(Notice that on this recording the ending line of the progression is, at least on the breaks, 5511 instead of the 1511 that is on the live version and on the Carter Family record, and in the version coming up below.)
Most songs that use Prog. V3 (or the closely related Prog. W3) have melodies for their second line that are similar enough to be interchanged with each other. Thus, one could play line 2 of a melody based break for I'll Fly Away or Will The Circle Be Unbroken (or Mountain Dew, Sitting On Top Of The World, When My Time Comes To Go, Long Gone, Won't You Let Me Be Your Friend, Riding On The Midnight Train, etc.) for line 2 of Cryin' Holy and it would not sound out of place in the song. The melody for the 4th line of Cryin' Holy is identical to the melody for the 4th line of I'll Fly Away.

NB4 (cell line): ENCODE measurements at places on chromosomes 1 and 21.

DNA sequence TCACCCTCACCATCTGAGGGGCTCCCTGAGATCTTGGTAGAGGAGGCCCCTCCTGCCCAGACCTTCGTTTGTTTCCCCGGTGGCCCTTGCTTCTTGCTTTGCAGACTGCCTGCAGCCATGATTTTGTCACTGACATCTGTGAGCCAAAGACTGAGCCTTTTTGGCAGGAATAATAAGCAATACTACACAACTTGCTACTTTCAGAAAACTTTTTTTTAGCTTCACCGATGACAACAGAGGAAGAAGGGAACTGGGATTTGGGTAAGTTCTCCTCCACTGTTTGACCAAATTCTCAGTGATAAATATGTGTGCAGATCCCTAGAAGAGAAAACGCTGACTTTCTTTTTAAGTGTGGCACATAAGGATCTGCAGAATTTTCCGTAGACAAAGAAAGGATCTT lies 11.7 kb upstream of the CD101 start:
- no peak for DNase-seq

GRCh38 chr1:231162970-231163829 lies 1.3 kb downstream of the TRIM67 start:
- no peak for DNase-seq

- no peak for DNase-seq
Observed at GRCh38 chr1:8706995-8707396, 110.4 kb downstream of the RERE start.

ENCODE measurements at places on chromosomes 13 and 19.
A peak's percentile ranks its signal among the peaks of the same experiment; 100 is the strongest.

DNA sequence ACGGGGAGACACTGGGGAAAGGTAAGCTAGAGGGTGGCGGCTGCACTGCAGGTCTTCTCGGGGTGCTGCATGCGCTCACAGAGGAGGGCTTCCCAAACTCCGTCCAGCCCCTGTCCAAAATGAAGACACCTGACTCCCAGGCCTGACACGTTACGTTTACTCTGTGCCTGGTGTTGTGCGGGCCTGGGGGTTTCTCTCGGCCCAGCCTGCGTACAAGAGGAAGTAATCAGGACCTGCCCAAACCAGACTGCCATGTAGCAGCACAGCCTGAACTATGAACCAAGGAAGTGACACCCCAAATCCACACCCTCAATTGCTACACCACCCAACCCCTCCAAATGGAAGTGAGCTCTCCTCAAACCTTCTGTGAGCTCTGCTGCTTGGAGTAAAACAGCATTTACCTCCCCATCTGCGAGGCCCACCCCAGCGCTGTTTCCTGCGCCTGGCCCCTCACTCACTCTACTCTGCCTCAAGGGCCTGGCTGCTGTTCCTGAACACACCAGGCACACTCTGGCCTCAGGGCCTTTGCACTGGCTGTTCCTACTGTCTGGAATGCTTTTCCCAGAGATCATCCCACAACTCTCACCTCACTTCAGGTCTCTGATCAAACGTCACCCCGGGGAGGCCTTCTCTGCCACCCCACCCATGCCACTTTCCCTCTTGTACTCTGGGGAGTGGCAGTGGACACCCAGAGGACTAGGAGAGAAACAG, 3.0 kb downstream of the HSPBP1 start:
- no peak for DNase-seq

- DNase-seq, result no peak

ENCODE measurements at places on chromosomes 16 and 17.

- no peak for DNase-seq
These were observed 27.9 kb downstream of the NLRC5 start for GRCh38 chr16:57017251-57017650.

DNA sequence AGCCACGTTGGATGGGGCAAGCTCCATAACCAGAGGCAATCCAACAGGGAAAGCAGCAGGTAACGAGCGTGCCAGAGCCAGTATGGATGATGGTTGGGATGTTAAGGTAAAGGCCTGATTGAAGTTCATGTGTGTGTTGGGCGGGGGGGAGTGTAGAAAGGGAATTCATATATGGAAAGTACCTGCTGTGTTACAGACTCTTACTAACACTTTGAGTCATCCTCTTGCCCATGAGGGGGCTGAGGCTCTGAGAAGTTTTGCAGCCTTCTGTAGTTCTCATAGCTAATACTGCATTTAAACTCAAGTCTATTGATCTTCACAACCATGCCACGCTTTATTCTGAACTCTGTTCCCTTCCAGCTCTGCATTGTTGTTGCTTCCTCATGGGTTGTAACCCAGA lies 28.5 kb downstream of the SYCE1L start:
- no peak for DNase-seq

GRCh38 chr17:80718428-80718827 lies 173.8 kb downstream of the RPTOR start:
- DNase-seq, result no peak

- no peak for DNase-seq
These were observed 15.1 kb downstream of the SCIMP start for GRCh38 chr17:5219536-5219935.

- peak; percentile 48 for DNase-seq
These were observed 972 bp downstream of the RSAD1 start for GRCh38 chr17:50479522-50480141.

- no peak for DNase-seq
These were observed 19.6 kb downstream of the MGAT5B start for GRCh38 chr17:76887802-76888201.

Notice that the 2 pickup notes built into the melody, descend, rather than ascend, to the first melody note of the first measure proper. (Same scenario as for 'Columbus Stockade Blues' and 'Little Maggie'.) For this reason, it is better to use a descending pickup phrase for leading into one's breaks, rather than the more typical ascending pickup phrases that lead up to the root note of the 1 chord. (Other good options, but that are sometimes instrument specific, can be found on the breaks on the recorded versions provided here.) To make an appropriate 3-note pickup phrase out of the 2 melody pickup notes, all one needs to do is to play a Bb note after the B note and before the A note, thus resulting in the chromatically descending note sequence: B, Bb, A.